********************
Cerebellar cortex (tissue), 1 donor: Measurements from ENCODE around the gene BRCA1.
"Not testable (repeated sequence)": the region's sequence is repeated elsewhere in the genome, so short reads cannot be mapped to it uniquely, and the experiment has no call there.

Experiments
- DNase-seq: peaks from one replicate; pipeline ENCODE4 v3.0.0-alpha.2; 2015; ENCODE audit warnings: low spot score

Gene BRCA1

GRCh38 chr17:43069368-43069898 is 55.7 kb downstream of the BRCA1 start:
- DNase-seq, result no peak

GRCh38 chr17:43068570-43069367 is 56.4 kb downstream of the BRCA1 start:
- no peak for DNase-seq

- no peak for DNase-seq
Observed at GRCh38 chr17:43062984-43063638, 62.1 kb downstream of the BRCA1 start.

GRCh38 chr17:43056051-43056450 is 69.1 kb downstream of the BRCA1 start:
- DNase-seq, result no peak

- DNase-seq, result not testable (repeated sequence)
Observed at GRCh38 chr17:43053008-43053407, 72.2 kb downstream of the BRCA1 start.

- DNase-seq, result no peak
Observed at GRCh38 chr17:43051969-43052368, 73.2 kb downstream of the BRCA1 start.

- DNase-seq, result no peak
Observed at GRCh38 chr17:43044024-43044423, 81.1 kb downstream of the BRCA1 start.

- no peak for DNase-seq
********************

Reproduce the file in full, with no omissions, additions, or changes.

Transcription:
Cerebellar cortex (tissue), 1 donor: Measurements from ENCODE around the gene BRCA1.
"Not testable (repeated sequence)": the region's sequence is repeated elsewhere in the genome, so short reads cannot be mapped to it uniquely, and the experiment has no call there.

Experiments
- DNase-seq: peaks from one replicate; pipeline ENCODE4 v3.0.0-alpha.2; 2015; ENCODE audit warnings: low spot score

Gene BRCA1

GRCh38 chr17:43069368-43069898 is 55.7 kb downstream of the BRCA1 start:
- DNase-seq, result no peak

GRCh38 chr17:43068570-43069367 is 56.4 kb downstream of the BRCA1 start:
- no peak for DNase-seq

- no peak for DNase-seq
Observed at GRCh38 chr17:43062984-43063638, 62.1 kb downstream of the BRCA1 start.

GRCh38 chr17:43056051-43056450 is 69.1 kb downstream of the BRCA1 start:
- DNase-seq, result no peak

- DNase-seq, result not testable (repeated sequence)
Observed at GRCh38 chr17:43053008-43053407, 72.2 kb downstream of the BRCA1 start.

- DNase-seq, result no peak
Observed at GRCh38 chr17:43051969-43052368, 73.2 kb downstream of the BRCA1 start.

- DNase-seq, result no peak
Observed at GRCh38 chr17:43044024-43044423, 81.1 kb downstream of the BRCA1 start.

- no peak for DNase-seq